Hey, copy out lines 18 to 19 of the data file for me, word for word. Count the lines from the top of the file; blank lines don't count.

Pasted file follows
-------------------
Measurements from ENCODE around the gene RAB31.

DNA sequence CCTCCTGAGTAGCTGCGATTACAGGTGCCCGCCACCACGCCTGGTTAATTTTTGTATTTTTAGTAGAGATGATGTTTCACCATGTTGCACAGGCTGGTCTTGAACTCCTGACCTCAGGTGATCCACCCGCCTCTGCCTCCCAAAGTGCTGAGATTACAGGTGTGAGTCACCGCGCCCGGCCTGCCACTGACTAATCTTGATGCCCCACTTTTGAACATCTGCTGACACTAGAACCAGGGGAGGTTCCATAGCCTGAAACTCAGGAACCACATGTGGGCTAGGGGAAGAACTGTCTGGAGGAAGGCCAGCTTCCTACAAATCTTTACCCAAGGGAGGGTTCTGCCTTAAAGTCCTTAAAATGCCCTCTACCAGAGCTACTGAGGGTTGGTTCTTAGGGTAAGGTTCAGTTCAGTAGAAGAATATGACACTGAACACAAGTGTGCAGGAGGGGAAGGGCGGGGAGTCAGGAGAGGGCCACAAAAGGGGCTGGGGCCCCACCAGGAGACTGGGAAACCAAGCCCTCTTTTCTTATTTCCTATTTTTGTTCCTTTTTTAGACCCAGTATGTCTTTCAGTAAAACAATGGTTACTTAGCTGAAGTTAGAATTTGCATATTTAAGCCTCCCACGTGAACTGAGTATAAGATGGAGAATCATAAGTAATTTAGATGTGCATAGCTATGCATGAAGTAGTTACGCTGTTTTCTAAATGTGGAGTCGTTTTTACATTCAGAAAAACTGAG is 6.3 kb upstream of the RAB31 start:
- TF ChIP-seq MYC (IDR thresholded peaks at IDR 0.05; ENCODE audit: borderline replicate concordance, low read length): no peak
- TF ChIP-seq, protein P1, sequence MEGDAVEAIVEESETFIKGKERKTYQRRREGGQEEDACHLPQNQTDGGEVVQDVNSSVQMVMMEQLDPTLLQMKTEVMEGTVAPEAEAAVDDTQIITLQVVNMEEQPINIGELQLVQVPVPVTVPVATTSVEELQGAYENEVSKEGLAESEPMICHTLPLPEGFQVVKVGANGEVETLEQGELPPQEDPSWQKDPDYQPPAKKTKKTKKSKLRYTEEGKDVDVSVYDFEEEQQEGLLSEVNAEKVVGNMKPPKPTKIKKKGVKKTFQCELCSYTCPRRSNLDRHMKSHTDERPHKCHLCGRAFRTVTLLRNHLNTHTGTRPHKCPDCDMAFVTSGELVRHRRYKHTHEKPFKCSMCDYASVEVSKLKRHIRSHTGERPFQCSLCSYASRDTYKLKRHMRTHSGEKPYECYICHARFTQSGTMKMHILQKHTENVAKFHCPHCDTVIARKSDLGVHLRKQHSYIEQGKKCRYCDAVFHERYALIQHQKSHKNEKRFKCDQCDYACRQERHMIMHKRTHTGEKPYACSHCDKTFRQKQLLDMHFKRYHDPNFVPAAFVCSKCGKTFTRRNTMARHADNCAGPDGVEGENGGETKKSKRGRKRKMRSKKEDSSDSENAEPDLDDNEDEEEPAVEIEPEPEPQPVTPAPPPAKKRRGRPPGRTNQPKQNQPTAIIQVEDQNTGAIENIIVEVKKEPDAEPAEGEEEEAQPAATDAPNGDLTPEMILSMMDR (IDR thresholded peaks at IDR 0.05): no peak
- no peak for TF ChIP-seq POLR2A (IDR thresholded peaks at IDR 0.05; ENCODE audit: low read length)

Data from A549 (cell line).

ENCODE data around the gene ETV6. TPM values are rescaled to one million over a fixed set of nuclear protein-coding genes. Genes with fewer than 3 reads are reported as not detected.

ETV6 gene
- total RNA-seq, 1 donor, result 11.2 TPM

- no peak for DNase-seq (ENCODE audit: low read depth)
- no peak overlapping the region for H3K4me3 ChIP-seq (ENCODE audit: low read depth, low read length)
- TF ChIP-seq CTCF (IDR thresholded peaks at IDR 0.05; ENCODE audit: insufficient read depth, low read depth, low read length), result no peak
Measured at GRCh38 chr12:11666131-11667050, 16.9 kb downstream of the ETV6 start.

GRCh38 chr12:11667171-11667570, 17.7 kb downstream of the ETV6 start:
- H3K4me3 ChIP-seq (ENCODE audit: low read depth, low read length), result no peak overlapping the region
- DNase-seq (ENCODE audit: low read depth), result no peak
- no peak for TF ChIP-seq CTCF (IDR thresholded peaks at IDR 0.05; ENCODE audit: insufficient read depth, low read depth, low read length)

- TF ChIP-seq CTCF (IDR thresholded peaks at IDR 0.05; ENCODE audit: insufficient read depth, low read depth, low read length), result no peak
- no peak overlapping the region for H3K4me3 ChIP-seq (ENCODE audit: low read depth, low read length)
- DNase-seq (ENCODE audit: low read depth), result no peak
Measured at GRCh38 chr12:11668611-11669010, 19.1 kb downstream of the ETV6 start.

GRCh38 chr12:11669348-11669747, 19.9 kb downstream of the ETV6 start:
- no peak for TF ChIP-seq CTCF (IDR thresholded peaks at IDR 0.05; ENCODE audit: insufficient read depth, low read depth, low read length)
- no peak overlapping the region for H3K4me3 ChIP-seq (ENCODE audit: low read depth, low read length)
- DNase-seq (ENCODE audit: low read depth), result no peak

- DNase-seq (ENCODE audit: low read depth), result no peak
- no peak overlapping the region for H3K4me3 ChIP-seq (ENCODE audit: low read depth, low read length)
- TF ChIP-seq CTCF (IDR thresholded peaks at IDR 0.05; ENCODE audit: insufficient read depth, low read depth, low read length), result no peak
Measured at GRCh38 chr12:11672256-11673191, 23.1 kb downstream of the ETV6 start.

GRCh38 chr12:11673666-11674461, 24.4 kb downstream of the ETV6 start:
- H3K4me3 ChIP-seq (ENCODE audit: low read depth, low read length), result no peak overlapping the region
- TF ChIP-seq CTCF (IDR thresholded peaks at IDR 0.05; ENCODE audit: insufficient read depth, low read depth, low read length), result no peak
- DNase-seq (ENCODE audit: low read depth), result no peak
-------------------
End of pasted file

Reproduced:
- TF ChIP-seq CTCF (IDR thresholded peaks at IDR 0.05; ENCODE audit: insufficient read depth, low read depth, low read length), result no peak
- no peak overlapping the region for H3K4me3 ChIP-seq (ENCODE audit: low read depth, low read length)